Jeg er super glad for at kunne samarbejde med Theo Thy, som har designet et læringsspil til engelsk undervisningen i gymnasiet.
Spillet Team Time Travel bygger på korte øvelser fra undervisningen, hvor elever skal svare på ret “skæve” spørgsmål. Ideen er naturligvis at de bliver presset ud i nogle uvante situationer, og måske også bliver nødt til at anvende nogle engelske ord og begreber de sjældent bruger.
Disse udfordringer bliver så grundstenen i et spil, hvor elever dyster imod hinanden i klumper af tre hold. Hver udfordring stilles til to af holdene, hvor det tredje hold så agere dommere, og skal vælge den bedste løsning.
Reglerne er så designet på en genial måde, hvor man for at vinde spillet skal spille på både den sjoveste og fagligt mest givende måde. Bedømmelseskriterierne er nemlig at spillerne taler engelsk, har en kreativ løsning, og inddrager flest muligt af deres holdkammerater.
Hvis jeg skal tage analyse-brillerne på, scorer spillet højt på en lang række motivationstyper – her bruger jeg navngivningen fra Octalysis. Der er konkurrencen imod de andre, og samarbejdet på holdet (CD5 social indflydelse og relationer). Kreativitet (CD3) er et krav for at vinde, og der er nysgerrighed (CD7) omkring hvad den næste udfordring bliver – både fordi det er ukendt, men især fordi udfordringerne er så skæve og varierede. Desuden er det altid en success-oplevelse (CD2) at få points, fordi det per definition er udfordrende. Man skal jo gøre det bedre end sine modstandere, så hvert point er en sejr.
Jeg er også ret begejstret for fleksibiliteten i spillet, idet man kan vælge en varighed på 20-30 min. eller et helt modul. Eller også kan man inddrage spillet i et forløb om en tidsperiode, hvor det så spilles i slutningen af op til 5 moduler i forløbet.
Spillet er stadig nyt, da Theo pga. perioden med virtuel undervisning endnu ikke har kunnet afprøve det på eleverne. Men han har god erfaring med flere af udfordringerne, så det bliver nok kun bedre af at udvide det til et spil.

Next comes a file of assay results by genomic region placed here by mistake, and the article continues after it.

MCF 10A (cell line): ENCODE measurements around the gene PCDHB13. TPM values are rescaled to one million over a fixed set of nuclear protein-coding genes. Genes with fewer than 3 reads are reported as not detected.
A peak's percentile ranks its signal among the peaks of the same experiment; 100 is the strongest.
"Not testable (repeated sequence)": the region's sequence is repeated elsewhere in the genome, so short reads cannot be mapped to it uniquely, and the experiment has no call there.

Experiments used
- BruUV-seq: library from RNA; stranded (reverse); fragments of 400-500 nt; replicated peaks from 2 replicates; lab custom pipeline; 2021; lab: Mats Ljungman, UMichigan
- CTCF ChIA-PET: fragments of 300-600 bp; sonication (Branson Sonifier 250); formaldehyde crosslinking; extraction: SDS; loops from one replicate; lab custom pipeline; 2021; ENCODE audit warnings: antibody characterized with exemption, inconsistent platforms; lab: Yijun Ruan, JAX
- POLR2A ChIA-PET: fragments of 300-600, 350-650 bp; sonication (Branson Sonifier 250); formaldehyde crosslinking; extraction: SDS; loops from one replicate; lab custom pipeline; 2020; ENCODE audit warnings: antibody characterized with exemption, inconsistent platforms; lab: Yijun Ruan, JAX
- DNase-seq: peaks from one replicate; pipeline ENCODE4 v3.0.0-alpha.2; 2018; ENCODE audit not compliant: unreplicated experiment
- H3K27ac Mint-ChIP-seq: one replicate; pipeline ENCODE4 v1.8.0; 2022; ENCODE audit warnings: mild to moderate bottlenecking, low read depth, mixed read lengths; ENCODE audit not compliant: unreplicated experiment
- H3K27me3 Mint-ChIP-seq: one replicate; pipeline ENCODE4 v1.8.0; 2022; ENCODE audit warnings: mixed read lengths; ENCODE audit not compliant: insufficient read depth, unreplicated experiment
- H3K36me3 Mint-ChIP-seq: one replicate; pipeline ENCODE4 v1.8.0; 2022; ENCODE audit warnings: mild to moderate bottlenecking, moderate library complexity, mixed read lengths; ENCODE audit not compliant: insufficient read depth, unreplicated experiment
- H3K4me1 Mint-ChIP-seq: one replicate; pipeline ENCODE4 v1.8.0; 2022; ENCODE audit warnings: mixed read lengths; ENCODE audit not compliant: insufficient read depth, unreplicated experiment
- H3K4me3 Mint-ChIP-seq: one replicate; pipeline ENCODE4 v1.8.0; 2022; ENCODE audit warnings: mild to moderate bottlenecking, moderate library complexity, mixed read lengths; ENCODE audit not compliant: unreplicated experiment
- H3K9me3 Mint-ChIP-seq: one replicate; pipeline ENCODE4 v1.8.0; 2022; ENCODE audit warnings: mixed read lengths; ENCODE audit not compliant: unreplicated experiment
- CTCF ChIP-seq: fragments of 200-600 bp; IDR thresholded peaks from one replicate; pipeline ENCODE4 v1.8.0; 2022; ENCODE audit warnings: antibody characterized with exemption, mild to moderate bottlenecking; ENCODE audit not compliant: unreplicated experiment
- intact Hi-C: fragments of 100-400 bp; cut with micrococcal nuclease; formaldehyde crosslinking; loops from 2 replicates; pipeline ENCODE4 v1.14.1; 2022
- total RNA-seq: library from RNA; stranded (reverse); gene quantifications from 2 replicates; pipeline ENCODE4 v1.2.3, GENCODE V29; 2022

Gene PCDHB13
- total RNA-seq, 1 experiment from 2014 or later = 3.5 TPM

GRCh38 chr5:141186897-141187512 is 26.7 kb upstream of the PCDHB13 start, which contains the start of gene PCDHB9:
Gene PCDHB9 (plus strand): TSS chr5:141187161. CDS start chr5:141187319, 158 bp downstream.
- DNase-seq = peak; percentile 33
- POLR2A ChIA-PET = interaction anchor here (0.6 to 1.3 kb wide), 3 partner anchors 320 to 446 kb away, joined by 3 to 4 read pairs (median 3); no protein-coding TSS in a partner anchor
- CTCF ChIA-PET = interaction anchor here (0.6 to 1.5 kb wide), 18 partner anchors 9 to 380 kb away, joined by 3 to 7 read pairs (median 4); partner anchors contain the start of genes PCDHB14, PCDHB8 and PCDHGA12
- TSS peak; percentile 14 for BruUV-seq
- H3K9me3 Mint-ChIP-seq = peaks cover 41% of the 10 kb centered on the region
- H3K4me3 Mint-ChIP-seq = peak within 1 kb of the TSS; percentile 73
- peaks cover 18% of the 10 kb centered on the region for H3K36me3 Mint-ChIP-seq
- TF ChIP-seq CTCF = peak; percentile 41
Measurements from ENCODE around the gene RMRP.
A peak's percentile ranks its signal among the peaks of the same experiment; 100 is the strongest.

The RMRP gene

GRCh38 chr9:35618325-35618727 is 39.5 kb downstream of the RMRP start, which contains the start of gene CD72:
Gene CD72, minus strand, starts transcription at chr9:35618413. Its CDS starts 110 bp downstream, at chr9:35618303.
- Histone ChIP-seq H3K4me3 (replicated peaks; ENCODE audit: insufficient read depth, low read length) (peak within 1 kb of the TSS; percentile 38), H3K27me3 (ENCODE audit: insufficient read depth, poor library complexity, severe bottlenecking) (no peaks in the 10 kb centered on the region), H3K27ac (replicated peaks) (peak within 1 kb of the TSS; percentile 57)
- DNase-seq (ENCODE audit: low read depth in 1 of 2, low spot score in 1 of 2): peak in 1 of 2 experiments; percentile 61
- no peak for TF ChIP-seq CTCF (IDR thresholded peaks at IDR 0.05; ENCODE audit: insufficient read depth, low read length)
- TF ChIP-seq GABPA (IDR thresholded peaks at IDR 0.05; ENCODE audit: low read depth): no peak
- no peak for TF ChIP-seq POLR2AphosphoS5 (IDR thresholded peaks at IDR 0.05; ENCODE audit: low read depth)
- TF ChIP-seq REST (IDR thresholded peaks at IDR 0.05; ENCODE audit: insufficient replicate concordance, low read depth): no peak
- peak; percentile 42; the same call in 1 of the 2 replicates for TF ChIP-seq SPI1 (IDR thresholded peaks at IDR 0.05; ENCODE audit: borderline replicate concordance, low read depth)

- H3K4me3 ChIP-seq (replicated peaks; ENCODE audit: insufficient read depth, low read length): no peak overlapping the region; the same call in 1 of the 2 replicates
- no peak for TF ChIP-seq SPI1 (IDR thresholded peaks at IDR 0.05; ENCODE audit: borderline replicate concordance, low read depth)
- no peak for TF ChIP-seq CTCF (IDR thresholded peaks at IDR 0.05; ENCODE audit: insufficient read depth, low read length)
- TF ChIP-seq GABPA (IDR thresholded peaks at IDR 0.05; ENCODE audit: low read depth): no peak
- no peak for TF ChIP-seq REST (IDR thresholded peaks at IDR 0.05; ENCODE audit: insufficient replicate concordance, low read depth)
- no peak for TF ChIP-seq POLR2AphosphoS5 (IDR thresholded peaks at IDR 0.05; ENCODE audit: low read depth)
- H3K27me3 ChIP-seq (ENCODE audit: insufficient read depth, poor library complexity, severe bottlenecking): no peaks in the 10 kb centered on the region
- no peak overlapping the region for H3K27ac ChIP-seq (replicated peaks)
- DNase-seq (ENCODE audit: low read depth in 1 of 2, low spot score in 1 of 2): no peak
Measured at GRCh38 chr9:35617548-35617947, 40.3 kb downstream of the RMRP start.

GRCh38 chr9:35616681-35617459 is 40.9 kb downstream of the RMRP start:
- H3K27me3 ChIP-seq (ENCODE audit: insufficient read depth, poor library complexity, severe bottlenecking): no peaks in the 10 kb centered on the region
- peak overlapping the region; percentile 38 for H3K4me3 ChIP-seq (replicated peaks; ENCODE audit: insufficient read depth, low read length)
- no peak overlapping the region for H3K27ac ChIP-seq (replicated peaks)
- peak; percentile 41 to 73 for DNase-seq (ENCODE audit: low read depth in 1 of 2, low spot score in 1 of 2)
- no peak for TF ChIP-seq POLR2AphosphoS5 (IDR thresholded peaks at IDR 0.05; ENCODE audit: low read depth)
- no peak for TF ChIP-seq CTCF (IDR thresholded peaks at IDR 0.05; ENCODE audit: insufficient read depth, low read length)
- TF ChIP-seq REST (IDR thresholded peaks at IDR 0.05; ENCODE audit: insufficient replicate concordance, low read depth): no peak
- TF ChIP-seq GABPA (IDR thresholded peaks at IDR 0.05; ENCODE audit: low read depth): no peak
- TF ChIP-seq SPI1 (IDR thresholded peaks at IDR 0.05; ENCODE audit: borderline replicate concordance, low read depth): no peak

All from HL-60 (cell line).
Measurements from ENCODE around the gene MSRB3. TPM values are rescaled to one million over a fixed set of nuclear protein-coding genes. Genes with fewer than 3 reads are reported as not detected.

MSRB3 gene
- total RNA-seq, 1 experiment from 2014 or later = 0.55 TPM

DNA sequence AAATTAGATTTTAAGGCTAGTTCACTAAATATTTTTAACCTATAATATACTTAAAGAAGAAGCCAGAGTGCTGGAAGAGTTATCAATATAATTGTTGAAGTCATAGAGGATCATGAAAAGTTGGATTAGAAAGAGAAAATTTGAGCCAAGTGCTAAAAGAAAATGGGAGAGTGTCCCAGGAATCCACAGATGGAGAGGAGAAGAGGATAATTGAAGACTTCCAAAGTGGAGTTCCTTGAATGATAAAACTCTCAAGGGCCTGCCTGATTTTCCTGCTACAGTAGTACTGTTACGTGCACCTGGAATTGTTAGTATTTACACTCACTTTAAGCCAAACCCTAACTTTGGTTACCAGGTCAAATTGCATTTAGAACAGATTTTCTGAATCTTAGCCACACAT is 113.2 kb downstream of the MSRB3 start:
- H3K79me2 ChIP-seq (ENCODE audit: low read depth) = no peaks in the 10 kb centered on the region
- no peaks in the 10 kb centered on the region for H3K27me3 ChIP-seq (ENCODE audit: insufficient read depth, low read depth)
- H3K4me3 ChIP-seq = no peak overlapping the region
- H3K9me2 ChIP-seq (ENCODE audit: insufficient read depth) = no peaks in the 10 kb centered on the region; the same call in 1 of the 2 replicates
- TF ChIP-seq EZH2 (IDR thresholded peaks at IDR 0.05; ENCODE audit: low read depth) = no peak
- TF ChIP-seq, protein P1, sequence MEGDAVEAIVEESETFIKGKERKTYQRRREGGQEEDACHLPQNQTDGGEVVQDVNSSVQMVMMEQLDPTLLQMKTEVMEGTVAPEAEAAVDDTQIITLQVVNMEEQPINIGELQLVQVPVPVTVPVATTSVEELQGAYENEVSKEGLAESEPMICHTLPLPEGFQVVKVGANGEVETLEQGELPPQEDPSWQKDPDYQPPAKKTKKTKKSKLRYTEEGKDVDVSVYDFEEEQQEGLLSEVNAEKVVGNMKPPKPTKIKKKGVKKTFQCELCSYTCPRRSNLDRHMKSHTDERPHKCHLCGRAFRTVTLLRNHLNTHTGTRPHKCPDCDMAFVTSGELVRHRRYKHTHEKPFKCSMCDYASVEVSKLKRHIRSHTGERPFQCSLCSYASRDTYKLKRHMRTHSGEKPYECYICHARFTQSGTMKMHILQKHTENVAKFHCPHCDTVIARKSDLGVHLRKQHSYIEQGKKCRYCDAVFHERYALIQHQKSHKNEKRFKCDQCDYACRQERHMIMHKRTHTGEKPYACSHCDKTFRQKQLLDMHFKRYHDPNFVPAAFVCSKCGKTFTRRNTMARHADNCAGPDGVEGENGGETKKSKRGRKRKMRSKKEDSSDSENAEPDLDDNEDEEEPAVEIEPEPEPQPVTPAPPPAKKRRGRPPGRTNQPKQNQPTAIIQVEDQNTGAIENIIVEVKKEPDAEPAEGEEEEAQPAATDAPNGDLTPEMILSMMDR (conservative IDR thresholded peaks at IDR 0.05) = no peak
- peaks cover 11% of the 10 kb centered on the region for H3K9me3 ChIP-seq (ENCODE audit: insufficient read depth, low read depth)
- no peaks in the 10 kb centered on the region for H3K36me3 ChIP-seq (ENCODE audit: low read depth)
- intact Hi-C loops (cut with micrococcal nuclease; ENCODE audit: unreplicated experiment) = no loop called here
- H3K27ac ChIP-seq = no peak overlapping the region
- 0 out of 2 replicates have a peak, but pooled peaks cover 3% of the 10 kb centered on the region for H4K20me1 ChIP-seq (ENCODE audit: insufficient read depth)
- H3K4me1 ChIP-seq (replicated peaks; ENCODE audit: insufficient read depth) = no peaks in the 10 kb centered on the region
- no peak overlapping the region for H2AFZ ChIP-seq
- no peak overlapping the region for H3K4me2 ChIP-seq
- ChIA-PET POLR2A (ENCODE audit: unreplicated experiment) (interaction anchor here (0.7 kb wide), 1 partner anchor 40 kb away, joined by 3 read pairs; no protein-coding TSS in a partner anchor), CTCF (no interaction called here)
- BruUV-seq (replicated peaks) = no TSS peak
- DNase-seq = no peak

What if every student could be the hero in an epic story?
There is no reason why that could not be the case. All the teacher has to do is to frame the teaching into a narrative, and allow the challenges of learning to play into the story.
Is that easier said than done? Read about my experiences teaching physics to Danish high-school students.
Physics in the nuclear wasteland
My first decision was to use a post-apocalyptic setting: Human civilization has been destroyed by nuclear war, and the students are 3rd generation of survivors.
They are among the brightest of their generation, and have been taught all the scientific knowledge that their colony had access to: old books and knowledge passed down through the generations.
Now they have to use that knowledge to protect their colony from danger, and to cooperate with other colonies in order to reestablish civilization.
To get them going, their first objective was to save the colony from thirst. A drought had prevented the collection of drinking water from rain, and the colonist has to rely on the infested water sources they use for irrigation.